But the biggest obstacle to understanding the present world is likely to be its sheer jumble. Historians and archaeologists need a certain amount of coherence in the landscape of the past. Caprice causes mischief. For years nailing down the date and location of the origin of chess was stymied by an archaeological conundrum. Experts had long believed that chess was invented in Asia in the sixth century, but this conclusion was cast into doubt by the discovery, in 1932, of a set of ivory chess pieces in a grave in Italy dating back to the third century. Six decades passed before radiocarbon dating established that the chess pieces were probably of tenth-century manufacture, reviving the original theory. How the pieces found their way into that third-century grave remains a mystery.
This sort of jumble is no longer a fluke -- it's a way of life. From Aristotle to Linnaeus to Roget, the advance of civilization went hand in hand with a refinement of taxonomies. Vices were distinguished from virtues, animals from plants, nouns from verbs. But by the dawn of the third millennium (as scholars will one day discern) the coherence of categories had become something of a joke. Surviving copies of this year's U.S. census questionnaire will show that citizens were allowed to define themselves as belonging to "two or more races" and "two or more ethnicities," making possible a vast and pointless array of classifications. Linguists will observe that the integrity of English words began to diminish as the spaces between them disappeared, in order to make possible the creation of snappy corporate names (AltaVista, 3Com, BankBoston) and distinctive Internet addresses ("standingontheshouldersofgiants.com," "everydaypeoplechangetheworld.com"). Spurred by late-twentieth-century globalization, an artifact as elemental as the ordinary Scrabble tile begins to display mutations: strata from the period will yield tiles for the letter Z with a value of 1 instead of 10. (A doctoral dissertation will eventually trace this development to Mattel's introduction of a Polish edition of Scrabble in 1992.)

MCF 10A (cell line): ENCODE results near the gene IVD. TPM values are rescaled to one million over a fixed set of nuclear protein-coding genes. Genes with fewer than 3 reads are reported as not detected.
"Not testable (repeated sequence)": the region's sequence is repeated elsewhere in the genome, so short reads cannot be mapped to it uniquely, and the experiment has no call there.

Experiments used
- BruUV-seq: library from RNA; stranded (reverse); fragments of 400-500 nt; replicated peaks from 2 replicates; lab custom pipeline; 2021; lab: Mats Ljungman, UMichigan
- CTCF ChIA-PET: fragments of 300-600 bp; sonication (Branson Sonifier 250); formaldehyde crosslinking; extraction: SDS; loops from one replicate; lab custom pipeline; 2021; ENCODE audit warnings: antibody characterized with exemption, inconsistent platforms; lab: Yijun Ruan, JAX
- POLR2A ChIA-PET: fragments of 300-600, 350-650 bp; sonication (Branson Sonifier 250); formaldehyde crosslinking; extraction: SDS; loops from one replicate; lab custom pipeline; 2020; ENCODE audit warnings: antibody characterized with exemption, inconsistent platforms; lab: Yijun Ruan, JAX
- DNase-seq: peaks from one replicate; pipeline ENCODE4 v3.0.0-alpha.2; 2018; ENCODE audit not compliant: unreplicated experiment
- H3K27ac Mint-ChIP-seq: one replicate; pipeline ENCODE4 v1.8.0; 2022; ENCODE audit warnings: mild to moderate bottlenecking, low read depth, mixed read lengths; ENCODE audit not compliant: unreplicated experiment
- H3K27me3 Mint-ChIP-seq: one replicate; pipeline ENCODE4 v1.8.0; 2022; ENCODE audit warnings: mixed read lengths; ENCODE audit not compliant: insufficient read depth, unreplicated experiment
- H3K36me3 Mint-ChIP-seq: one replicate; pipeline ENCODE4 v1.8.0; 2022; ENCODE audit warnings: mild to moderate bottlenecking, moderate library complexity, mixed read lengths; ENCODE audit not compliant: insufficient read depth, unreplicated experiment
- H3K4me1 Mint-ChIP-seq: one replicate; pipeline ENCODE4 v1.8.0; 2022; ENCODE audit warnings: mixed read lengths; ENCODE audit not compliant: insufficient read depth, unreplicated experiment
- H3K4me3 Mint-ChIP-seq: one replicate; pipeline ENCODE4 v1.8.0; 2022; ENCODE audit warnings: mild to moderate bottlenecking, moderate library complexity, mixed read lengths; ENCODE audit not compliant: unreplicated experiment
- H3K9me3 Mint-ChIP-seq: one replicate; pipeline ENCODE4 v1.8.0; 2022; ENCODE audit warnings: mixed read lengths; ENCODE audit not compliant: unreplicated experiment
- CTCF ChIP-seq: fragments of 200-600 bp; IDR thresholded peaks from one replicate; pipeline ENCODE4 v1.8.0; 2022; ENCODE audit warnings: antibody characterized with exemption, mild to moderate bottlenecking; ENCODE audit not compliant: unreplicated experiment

The accelerating jumble affects food, technology, recreation -- everything. At some point during the 1990s American menus began offering something called "Thai fajitas." Technologies compete to roll ever more disparate functions into one: A prototype Ford Windstar minivan offers a television set, a computer, a microwave, a washer-dryer, a trash compactor, and a vacuum cleaner. The New York Times reports the development of the so-called Techno Bra, which carries a built-in heart-rate monitor, wireless telephone, and Global Positioning System locator. In another realm, the definition of "sport" continues to be broadened beyond useful meaning. Seeking the symbolic moment when the taxonomic threshold was irrevocably crossed, historians may cite the day in 1997 when ballroom dancing, rechristened DanceSport, received the blessing of Juan Antonio Samaranch and ascended to "recognized" status in the eyes of the International Olympic Committee. DanceSport, though not featured in this month's Sydney Olympics, may well be included in the Olympic games in 2008.
Sorting out the clutter of the present world will take time, and future analysts will run into more than a few dead ends. It's a good bet, though, that the impulse to re-enact the past experimentally will remain robust. Public television has been airing a "reality-based" program called The 1900 House, in which a modern family submits for three months to a Victorian mode of living in every particular. Two hundred or a thousand years from now some determined impresario and a troop of volunteers may set out to re-create key aspects of our own era: the transport of garbage from Manhattan to the Fresh Kills landfill, say, or the Christmas Eve checkout lines at Toys "R" Us, or the rush-hour commute on the Ventura Freeway. It could be something as simple as a day in the overscheduled life of a typical turn-of-the-millennium suburban parent. "We will only be using information available at the time," a spokesperson will explain, returning a reporter's call from her replica Techno Bra. "We still don't know exactly how they did it."
Cullen Murphy is The Atlantic's managing editor. His most recent book is (1998).
Illustration by Matthew Martin.
The Atlantic Monthly; September 2000; It's a Jumble Out There - 00.09; Volume 286, No. 3; page 14-16.